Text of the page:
The inevitable consequence of this situation is poverty. There is a connection between literacy and poverty. If we want to tackle poverty, we have to tackle literacy.

Honourable senators know there is a connection between poverty and poor health, just as there is a connection between poverty and literacy. Is there a connection, then, between health and literacy?

People with low-literacy skills are more likely to live and work in places that are unsafe. They are more likely to be under stress. They are more likely to have long-term health problems. Yet, they are less likely to understand the complex information that accompanies medication and treatment for such health problems. They are less likely to have access to information about eating well, exercising and not smoking. If we want to improve the health of Canadians, we must improve literacy rates. If we want to promote health, we must promote literacy.

It is clear that literacy is linked to many issues that affect the welfare of our citizens and the future prosperity of our nation. Any cuts to literacy programs, from my perspective, are incredibly short-sighted.

There is a clear link between literacy levels of parents and their children. Parents with strong literacy skills are more involved in the education of their children. Parents with strong literary skills are more likely to read to their children and to provide opportunities for them to strengthen their literacy skills. Those parents are partners in education.

Ms. Harper knows the importance of literacy for children. She and Minister Baird were volunteering with CanWest in a promotion called “Raise a Reader.” To Ms. Harper and Mr. Baird, I say this: To raise a reader, it certainly helps to be a reader.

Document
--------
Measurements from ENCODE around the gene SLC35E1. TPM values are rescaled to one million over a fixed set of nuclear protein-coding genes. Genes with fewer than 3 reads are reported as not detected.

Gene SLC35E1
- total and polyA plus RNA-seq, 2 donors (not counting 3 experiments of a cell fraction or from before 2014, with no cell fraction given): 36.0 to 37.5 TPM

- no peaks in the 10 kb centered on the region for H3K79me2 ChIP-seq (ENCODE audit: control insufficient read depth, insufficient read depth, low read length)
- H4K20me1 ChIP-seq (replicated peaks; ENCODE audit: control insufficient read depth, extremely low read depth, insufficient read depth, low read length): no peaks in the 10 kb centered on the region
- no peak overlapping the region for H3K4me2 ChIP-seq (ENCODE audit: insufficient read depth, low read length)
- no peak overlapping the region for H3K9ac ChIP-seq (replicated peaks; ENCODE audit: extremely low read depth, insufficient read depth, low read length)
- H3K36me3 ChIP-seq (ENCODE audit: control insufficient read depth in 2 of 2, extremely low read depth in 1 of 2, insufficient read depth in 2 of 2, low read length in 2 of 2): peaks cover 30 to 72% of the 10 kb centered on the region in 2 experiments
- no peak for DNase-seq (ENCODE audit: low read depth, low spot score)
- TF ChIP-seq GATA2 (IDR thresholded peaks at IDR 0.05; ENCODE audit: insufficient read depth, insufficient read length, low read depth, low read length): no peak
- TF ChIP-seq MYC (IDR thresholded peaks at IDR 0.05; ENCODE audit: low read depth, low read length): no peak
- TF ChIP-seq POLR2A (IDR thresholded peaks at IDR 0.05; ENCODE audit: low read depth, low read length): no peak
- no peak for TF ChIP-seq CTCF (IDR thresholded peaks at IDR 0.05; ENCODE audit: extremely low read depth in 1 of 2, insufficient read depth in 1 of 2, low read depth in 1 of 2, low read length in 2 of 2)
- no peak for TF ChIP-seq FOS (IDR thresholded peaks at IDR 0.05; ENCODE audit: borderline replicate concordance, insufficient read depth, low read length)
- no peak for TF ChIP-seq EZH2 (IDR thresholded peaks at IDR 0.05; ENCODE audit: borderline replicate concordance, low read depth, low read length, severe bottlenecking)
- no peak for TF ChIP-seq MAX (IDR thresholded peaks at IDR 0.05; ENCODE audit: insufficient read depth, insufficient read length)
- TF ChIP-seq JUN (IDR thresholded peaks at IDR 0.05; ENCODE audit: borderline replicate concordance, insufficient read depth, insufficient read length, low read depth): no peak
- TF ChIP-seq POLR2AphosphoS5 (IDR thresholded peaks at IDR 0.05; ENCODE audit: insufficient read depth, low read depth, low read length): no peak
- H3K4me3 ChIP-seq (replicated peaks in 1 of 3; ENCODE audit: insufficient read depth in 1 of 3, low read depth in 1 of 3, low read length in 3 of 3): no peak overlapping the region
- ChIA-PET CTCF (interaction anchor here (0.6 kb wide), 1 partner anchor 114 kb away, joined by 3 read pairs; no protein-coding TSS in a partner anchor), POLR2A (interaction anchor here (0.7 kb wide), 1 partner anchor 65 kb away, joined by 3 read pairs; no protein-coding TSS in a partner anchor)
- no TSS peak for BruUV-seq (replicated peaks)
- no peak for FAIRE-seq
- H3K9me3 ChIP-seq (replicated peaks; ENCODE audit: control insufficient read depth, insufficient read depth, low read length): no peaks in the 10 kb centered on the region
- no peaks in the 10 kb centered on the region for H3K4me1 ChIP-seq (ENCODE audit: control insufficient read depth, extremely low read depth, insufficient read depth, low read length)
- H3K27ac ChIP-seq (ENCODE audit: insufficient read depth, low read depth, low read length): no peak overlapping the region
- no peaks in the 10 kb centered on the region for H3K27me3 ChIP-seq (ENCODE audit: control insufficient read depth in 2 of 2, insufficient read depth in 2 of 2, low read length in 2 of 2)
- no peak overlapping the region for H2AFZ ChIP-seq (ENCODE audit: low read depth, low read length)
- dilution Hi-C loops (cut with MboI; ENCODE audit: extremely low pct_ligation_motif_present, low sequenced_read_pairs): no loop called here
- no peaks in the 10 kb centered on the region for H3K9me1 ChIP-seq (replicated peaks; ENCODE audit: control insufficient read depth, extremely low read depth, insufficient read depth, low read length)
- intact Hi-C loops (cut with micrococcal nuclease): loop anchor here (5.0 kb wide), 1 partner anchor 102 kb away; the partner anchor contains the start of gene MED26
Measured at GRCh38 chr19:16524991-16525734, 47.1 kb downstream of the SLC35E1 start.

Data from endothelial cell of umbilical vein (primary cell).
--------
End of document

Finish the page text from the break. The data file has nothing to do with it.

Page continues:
If we want to tackle literacy in children, we have to tackle literacy in adults. If we want a strong future, we have to tackle literacy. Our job, honourable senators, is to hold this government to account and question such mean-spirited, short-sighted budget cuts.

If we want to build a strong Canada, we have to train our people and ensure that all Canadians have the tools they need to succeed. It is incumbent upon us, honourable senators, to insist that the government reconsider these cutbacks and provide its most vulnerable citizens with the necessary programs. With a $13-billion surplus, it has no excuse.

We have a $13-billion surplus. The people of Canada have needs that must be addressed. They are not the fat to be trimmed off a surplus budget. If we are not using this money for those who need help, what is it good for, honourable senators?

Government is not always about value for money; it is about value for people.